The father left the party to seek out his elder son in the field where he was hiding. He entreated him (that is, he earnestly dealt with him, treating his concerns). The son poured out the resentments that had built up over many years: of watching the younger brother fall short and yet seem to be favored. The father discerned his heart and lavished on him the one thing he needed most: To know that he, too, was greatly loved. He said "Son, thou art ever with me, and all that I have is thine." There would be no divided inheritance. All the father's love was available for each son.
Corresponding passages in the Bible Lesson included this statement from Mary Baker Eddy's Science and Health with Key to the Scriptures, "Evil which obtains in the bodily senses, but which the heart condemns, has no foundation..." (448)
This caught my attention because I couldn't see how the elder son had had a change of heart before he received his father's blessing. Had his own heart condemned the evil of anger and envy? Was that a prerequisite to his progress? Apparently, no. It was the father's heart, not the son's, that condemned the envy as having no place. The father showed the son that his suffering was without foundation. The father condemned the lie so his son would not suffer.
The younger son may be generally viewed as the prodigal because of the way he squandered his resources. But I think the other sense of prodigal better points to the father, whose lavish, unstinting, unsparing, bounteous love towards each son spoke to their hearts and met their needs.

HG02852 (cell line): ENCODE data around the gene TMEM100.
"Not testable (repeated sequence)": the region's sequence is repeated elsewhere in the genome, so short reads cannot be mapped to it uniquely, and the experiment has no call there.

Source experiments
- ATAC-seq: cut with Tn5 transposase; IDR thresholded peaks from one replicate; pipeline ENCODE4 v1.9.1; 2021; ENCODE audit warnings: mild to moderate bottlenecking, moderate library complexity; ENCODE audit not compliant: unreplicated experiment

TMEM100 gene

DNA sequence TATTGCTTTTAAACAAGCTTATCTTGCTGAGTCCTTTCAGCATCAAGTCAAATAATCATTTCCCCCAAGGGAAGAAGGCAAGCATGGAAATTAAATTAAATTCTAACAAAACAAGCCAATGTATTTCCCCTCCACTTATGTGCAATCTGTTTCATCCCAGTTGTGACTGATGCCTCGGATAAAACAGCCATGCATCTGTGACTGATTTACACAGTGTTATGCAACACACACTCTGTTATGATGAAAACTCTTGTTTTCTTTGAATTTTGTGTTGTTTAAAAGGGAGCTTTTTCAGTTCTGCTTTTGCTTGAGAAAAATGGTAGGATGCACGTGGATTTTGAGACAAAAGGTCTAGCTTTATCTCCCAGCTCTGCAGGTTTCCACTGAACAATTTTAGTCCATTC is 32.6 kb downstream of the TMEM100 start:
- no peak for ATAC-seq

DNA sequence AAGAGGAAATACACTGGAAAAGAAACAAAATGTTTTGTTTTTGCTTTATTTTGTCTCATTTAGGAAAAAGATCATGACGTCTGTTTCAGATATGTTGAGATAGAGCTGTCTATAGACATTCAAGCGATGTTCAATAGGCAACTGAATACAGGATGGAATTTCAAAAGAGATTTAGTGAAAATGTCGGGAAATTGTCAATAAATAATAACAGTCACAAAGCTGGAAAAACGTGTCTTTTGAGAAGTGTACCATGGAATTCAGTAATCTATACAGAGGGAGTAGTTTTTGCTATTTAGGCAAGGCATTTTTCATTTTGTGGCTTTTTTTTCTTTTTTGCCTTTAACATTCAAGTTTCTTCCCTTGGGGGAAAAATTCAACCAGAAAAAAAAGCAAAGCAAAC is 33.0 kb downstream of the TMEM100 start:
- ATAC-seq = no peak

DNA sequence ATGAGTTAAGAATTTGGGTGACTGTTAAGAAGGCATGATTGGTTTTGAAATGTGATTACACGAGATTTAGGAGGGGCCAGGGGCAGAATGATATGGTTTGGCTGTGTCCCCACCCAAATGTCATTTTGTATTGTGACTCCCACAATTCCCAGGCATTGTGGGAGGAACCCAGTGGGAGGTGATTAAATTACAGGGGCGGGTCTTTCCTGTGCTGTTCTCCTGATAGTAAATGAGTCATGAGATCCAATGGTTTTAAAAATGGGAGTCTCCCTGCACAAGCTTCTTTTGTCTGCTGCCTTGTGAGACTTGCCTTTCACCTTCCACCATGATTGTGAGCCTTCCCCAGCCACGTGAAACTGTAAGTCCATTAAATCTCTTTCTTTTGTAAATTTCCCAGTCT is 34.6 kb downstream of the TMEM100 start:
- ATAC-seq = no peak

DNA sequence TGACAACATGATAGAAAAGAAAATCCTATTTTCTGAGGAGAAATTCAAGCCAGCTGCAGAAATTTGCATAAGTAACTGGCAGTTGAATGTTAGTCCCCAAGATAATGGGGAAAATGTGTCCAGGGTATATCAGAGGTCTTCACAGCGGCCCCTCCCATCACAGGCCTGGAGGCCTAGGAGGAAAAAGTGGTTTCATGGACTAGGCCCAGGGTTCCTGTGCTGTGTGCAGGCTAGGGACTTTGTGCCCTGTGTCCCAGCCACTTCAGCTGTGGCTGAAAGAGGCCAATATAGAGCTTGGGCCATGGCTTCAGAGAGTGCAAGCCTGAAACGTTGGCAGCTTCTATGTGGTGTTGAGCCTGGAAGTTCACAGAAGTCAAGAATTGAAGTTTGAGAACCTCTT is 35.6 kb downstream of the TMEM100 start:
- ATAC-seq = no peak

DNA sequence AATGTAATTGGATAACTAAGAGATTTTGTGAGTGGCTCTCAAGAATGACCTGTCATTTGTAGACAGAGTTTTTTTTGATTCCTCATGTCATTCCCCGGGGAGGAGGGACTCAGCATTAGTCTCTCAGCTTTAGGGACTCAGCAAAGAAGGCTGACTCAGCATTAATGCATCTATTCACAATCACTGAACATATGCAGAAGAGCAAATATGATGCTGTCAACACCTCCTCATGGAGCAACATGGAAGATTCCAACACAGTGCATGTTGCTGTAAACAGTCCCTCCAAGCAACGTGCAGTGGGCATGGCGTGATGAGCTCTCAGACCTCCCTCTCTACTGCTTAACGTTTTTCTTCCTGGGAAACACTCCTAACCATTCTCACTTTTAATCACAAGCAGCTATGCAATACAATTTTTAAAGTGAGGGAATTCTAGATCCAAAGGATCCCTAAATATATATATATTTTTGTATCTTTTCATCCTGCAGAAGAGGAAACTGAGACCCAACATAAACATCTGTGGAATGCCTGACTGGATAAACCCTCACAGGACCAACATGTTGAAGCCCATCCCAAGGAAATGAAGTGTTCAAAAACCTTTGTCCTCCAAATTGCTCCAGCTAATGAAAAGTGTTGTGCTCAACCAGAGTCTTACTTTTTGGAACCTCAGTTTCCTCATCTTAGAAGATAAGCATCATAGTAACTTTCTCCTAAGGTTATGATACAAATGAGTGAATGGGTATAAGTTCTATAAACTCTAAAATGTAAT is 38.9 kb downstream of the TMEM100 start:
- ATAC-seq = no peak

Father's Day lets us pause to honor the prodigious fathers who give unsparingly of their hearts to their kids. But every moment of every day, our heavenly Father is reminding each one of us, "Dear, dear child of mine, you are ever with me. All that I have is thine. I will always love you. Open your heart and you will find that all that I have and all that I am is already there."
Happy Father's Day!
Find two blog posts that honor good fathers and good fathering:
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It started out as usual, - lovely turkey and trimmings, and far-flung family sitting around the well-laid table enjoying their first and second courses. Then, during dessert came a snide remark. A glass of water was tossed in someone's face. And suddenly one in-law had her hands around the throat of another in an attempted stangulation. I screamed, "Stop!" and watched as half of our guests slipped guiltily away from the table, retreating to the familyroom to hide from my wrath for the rest of the evening.
I lost my voice that night - from shock and fury - and it took a full week to get it back. But I learned some things from that dinner that have changed the family dynamics ever since.
I have practiced Christian Science professionally in
some form since 1979.
But my journey with
Christian Science started
in a Sunday school
where as a young child
I was taught the Scriptures and some simple basics
of Jesus' method of
scientific Christian healing.
A significant experience
at the age of twelve
opened my eyes to
the great potential
of this practice.
After impaling my foot
on a nail,
I prayed the way I had learned
in Sunday school.
the pain stopped
and healing began.
By the next morning the wound had disappeared completely.
the great potential
of Christian Science,
there would be no